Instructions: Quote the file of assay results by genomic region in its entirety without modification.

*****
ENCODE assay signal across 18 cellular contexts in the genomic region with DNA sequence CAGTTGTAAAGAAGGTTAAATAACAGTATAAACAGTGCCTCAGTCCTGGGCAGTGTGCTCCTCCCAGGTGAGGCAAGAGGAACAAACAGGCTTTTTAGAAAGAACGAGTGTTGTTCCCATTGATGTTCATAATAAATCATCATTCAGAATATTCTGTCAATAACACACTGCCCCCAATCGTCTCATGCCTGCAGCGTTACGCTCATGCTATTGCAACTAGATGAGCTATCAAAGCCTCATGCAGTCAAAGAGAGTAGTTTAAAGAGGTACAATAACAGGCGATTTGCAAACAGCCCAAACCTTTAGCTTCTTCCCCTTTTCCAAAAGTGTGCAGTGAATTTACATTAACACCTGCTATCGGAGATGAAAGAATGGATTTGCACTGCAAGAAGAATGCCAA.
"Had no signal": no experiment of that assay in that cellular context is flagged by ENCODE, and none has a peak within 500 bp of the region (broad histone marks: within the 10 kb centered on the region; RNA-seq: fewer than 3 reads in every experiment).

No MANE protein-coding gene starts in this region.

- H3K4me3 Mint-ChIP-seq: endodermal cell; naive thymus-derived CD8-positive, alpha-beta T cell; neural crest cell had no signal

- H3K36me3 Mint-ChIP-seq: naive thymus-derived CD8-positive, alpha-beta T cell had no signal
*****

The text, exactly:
ENCODE assay signal across 18 cellular contexts in the genomic region with DNA sequence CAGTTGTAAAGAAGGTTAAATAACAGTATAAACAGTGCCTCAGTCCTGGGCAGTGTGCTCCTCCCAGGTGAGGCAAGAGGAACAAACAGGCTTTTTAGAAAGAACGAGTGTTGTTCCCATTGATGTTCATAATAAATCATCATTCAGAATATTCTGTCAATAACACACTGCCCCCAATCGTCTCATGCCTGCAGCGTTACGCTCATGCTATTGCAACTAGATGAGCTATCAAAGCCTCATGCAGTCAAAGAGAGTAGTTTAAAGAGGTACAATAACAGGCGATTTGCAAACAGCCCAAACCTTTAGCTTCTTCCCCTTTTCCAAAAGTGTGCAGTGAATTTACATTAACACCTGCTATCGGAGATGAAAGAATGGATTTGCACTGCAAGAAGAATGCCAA.
"Had no signal": no experiment of that assay in that cellular context is flagged by ENCODE, and none has a peak within 500 bp of the region (broad histone marks: within the 10 kb centered on the region; RNA-seq: fewer than 3 reads in every experiment).

No MANE protein-coding gene starts in this region.

- H3K4me3 Mint-ChIP-seq: endodermal cell; naive thymus-derived CD8-positive, alpha-beta T cell; neural crest cell had no signal

- H3K36me3 Mint-ChIP-seq: naive thymus-derived CD8-positive, alpha-beta T cell had no signal